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UK Litigation Review | Royal Courts of Justice

July 21, 2022

UK Court Gives the Green Light to Mass Environmental Claim

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UK COURT GIVES THE GREEN LIGHT TO MASS ENVIRONMENTAL CLAIM

In a significant development for environmental litigation in the U.K., the English Court of Appeal has allowed a £5 billion damages claim brought by around 200,000 Brazilian individuals and other persons to proceed against mining company BHP. The judgment should sound a warning bell for U.K.-based parent companies with overseas operations since it provides another example of the growing risk of ESG litigation, which is increasing internationally.

The claim before the Court of Appeal concerned the collapse of the Fundão dam in the city of Mariana in Brazil in 2015[1]. The collapse devastated more than 400 miles of the Rio Doce through to the Atlantic coast.

Before the High Court, the claimants had sought to bring damages claims, under Brazilian law, against the English and Australian group parent companies of BHP. The High Court struck out the claims as an abuse of process, including on the basis that they were said to be “irredeemably unmanageable.” The sheer scale of the litigation, including the number of claimants and the risk of irreconcilable conflicting decisions arising from parallel litigation in Brazil were key factors in the Court’s decision. The High Court went on to conclude that, even if the claims were not unmanageable, there was nothing to be gained by the claim in the English courts and therefore permitting the claimants to proceed was “pointless and wasteful” and could lead to a disproportionate use of “the scarce resources of the English courts.”

On appeal, the Court of Appeal found that the High Court had been wrong to strike out the claims. The claims were viable and not abusive as there was a realistic prospect of the claimants succeeding at trial in England and the remedies available in Brazil were not so obviously adequate that it could be said to be pointless and wasteful to pursue proceedings in England. Additionally, the risk of irreconcilable decisions in Brazil should not have factored into the High Court’s decision as to whether the claims were an abuse of process. The Court of Appeal noted that the claims are not oppressive—the claimants are not also suing the defendants in Brazil and the basis for liability asserted in England is factually distinct from that of the Brazilian claims.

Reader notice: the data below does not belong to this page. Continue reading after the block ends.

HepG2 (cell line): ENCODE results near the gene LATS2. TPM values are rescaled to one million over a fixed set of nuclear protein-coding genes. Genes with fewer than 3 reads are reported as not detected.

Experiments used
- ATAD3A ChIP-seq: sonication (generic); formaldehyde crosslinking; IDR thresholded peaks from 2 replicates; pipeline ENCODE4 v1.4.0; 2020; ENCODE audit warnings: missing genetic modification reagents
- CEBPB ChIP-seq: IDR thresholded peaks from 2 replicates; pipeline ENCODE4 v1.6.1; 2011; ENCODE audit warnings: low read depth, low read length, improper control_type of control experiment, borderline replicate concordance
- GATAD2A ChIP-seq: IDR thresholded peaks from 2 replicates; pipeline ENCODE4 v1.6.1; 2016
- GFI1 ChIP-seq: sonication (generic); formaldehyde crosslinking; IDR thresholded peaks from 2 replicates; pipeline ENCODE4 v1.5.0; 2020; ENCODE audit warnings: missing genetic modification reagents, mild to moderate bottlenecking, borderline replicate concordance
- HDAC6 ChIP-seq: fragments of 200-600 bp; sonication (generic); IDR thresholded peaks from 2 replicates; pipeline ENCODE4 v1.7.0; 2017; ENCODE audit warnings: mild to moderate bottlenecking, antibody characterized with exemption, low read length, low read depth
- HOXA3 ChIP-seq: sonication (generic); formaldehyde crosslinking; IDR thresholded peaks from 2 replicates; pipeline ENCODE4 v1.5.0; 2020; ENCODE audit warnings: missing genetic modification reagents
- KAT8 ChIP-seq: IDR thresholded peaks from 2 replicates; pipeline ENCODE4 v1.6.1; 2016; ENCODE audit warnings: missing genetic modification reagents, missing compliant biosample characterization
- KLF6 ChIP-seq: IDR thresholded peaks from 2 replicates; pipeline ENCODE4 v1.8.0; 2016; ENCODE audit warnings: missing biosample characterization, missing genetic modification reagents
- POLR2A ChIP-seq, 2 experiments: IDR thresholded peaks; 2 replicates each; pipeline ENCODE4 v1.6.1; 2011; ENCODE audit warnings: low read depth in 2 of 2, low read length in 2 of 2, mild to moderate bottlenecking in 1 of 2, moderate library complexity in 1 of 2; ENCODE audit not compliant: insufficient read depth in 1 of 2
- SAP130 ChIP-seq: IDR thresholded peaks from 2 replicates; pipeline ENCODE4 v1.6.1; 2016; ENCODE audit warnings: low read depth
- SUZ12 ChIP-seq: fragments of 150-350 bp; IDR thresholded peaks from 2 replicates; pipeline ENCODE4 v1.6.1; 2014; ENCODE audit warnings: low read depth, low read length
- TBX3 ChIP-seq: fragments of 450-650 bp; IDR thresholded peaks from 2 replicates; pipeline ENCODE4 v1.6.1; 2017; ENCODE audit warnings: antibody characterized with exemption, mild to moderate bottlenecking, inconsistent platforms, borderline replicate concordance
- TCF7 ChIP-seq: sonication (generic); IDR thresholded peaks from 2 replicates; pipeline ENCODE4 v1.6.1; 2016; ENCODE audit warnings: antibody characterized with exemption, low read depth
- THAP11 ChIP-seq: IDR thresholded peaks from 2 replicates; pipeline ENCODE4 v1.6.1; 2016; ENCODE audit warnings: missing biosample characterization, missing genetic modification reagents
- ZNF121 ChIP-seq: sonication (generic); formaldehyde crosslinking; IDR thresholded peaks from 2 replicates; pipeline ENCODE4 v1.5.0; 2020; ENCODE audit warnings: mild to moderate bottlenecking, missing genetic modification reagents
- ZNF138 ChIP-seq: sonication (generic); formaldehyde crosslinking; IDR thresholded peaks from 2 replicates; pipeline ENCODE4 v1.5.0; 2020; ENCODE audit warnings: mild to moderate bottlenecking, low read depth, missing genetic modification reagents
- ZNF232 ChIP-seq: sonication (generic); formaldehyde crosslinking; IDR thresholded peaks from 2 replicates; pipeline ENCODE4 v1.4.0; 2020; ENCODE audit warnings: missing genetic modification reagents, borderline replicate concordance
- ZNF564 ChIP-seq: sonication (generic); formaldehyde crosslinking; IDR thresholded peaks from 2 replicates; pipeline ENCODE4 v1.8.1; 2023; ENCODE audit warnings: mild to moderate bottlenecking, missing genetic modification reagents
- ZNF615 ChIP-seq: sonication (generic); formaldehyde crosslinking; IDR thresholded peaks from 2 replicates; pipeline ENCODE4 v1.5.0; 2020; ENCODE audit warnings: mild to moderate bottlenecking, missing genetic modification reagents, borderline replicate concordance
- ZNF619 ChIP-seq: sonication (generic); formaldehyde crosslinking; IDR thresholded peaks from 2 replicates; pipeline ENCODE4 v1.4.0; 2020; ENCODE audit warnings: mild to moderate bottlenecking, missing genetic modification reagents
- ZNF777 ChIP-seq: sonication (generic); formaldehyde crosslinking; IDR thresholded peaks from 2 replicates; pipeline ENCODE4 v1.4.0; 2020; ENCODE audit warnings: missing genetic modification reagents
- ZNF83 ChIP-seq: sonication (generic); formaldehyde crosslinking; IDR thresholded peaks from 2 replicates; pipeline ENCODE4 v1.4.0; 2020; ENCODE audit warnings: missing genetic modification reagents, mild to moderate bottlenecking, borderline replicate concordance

The Court of Appeal also suggested that it was wrong to deny access to justice due to the unmanageability and burdensome nature of the proceedings—that a claim is said to be unmanageable does not make it an abuse. The Court of Appeal had “considerable doubts as to whether proceedings can ever truly be said to be “unmanageable”” and it took into account that the claimants had provided the Court with “clear illustrations of case management options.”

Interestingly, the Court referred to the Supreme Court’s finding in the Merricks competition class action[2] that expense or difficulty of litigation could not deny “practicable access to justice” to a litigant or class of litigants who have a triable cause of action. BHP has said that it is currently considering whether to seek permission to appeal to the U.K. Supreme Court.

Comment

What does this decision mean? Following the recent Supreme Court decisions in Okpabi v Royal Dutch Shell Plc[3] and Lungowe v Vedanta Resources Plc[4], the BHP case is the latest in a line of cases where large groups of individuals have sought redress against U.K.-based parent companies in the English courts for alleged environmental damage caused by their subsidiaries in developing economies. The decision once again demonstrates the English courts’ willingness to entertain such claims. More specifically, it shows a disinclination to allow the case management difficulties that the vast scale and complexity of such cases create (or the fact of parallel claims in the countries where the environmental damage occurs) to impede their progress through the English courts.

While the contours of mass environmental and, more broadly, ESG claims in the U.K. (and elsewhere) are still taking shape, with the scope for mass environmental damage around the world expected to increase over the coming years, this decision may further encourage potential claimants impacted in countries outside the U.K. to initiate claims against U.K.-based parent companies before the English courts.

Subject to any appeal to the Supreme Court, the English courts appear to be declaring themselves a forum open for justice in these types of cases. U.K.-based parent companies should take note.

Footnotes

[1] Municipio de Mariana & Ors v BHP Group (U.K.) Ltd & BHP Group Ltd [2022] EWCA Civ 951.
[2] Mastercard Incorporated and others (Appellants) v Walter Hugh Merricks CBE (Respondent) [2020] UKSC 51.
[3] Okpabi and others (Appellants) v Royal Dutch Shell Plc and another (Respondents) [2021] UKSC 3.
[4] Vedanta Resources PLC and another (Appellants) v Lungowe and others (Respondents) [2019] UKSC 20.

Authors and Contributors

Jonathan Swil

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James Matthews

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